Everytable, Co-Founder & CEO
Sam Polk’s story is an inspiring journey from the go-go-go mentality of Wall Street to the grab-and-go restaurant business. But he didn’t walk away from life as hedge-fund trader to open just any ol’ restaurant. His mission is bigger than that.
Sam first started his nonprofit, FEAST, as a way to promote wellness through healthy foods with a human connection. But his passion didn’t stop there. He opened a fast-food style restaurant that offers fresh, made-from-scratch meals at affordable prices – we’re talking $5 in LA’s underserved communities.
Everytable’s mission is to change the fast food landscape just like McDonald’s was able to do so many years ago. However, this time it’s all about providing easy access to healthy foods for people who need it most.
His session at SXSW focused on solving the food desert dilemma in America’s low-income neighborhoods. Together with other social entrepreneurs, Sam discussed creative pricing strategies and educational programs designed to educate and empower residents of underserved communities about food decisions.
Future Tech Lab, Chief Innovation Officer
Fashion and tech? These may not be two industries that you’d typically pair, but don’t tell that to Amanda Parkes. She’s a fashion technologist who excels at wearable tech, smart materials, and dreaming up other ways high-tech textiles can be used in fashion applications.
Amanda founded Skinteractive Studios in Brooklyn and she served as CTO of Manufacture NY, another Brooklyn-based business which is an incubator and production space for fashion brands and designers. Her newest venture is chief innovation officer at Fashion Tech Lab helping fashion and apparel start-ups and new technologies collide.
At SXSW, Amanda participated on a panel called “Blueprint: Finding Sonic Voice with Social Sound.” The session was light on fashion, but really heavy on tech, especially scaling social sound and pervasive tech for storytelling purposes. Music has always been a rich storytelling experience, but there’s a new ecosystem for social audio that’s changing how we produce and share music.
The Big Quiet, Founder
Imagine being in a space with tens of thousands of other people. Constant networking. Constant learning. You’d need a break, right? That’s just what Jesse Israel brought to the attendees of SXSW and it’s something he has done in the world’s most iconic locations.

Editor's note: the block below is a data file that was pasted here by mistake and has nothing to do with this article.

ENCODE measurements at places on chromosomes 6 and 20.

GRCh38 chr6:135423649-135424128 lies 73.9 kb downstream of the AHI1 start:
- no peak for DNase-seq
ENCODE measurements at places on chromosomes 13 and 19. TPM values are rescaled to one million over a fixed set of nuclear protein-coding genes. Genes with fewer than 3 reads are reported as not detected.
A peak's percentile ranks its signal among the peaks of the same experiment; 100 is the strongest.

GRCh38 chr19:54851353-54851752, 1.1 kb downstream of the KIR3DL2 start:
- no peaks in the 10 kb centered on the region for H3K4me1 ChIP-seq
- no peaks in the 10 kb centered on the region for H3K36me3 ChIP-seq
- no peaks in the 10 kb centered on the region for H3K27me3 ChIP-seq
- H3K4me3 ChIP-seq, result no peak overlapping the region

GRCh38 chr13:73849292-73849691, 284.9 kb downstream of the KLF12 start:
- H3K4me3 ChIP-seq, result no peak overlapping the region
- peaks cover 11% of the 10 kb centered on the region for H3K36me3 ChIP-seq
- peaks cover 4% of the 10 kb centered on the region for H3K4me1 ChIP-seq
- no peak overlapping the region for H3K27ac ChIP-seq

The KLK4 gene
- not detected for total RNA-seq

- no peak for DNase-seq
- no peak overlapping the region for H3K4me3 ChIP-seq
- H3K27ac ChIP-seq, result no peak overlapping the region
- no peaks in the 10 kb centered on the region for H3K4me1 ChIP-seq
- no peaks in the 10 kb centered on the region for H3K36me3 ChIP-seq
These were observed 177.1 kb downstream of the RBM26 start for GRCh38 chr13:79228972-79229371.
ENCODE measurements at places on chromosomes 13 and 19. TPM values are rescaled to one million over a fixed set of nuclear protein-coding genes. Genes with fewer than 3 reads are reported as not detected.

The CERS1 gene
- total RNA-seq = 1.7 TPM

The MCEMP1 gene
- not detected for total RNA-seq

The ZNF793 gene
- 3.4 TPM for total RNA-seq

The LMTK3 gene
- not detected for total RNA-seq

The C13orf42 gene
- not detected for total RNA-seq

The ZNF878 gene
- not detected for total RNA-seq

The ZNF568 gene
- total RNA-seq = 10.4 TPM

Jesse is the founder of The Big Quiet, which hosts mass meditations in cities across the world as well as large events. He’s led moments of peace at both One World Trade and numerous corporate events.
At SXSW, The Big Quiet led Pure Golden Hour, a sunset mass meditation with special musical guests Miguel, Bishop Briggs, Cautious Clay, and DJ Captain Planet. It was the first mass meditation at SXSW and thousands of people paused together for a quiet moment at one of the world’s busiest festivals. The event was sponsored by Michelob ULTRA Pure Gold.
Culture LabX, Founder
Josh Levine is on a mission to help companies create a culture advantage. That’s the topic of his new book, “Great Mondays: How to Design a Company Culture Employees Love.” It’s also the mission of his organization, Culture LabX, which helps companies reconnect with employees through great culture.
His book hinges on the thought that culture can create change in a business, a community, and even the world. Doesn’t a fulfilling and productive job sound more like a passion?
That’s what Josh lived out at his recent book signing at SXSW. He gathered with conference attendees to chat about innovative was to amp up company culture and field questions about exercises and tactics to take home.
Black Girls CODE, Founder & CEO
Kimberly’s nonprofit, Black Girls CODE, introduces young ladies of color to computer programming and entrepreneurship in order to set them up for success at an early age. Kimberly founded the organization in 2011 and has seen it flourish from a Bay Area operation to an international success.
At SXSW, Kimberly’s featured session focused on securing the future for black women and girls in tech. The discussion was on technology and social activism, specifically related to women of color in STEM.
The presenters were a mix of current Black Girls CODE students, alumni, and other role models. Together with the audience, the group conversed on creating more opportunities and careers in STEM fields as well as how technology can power social change.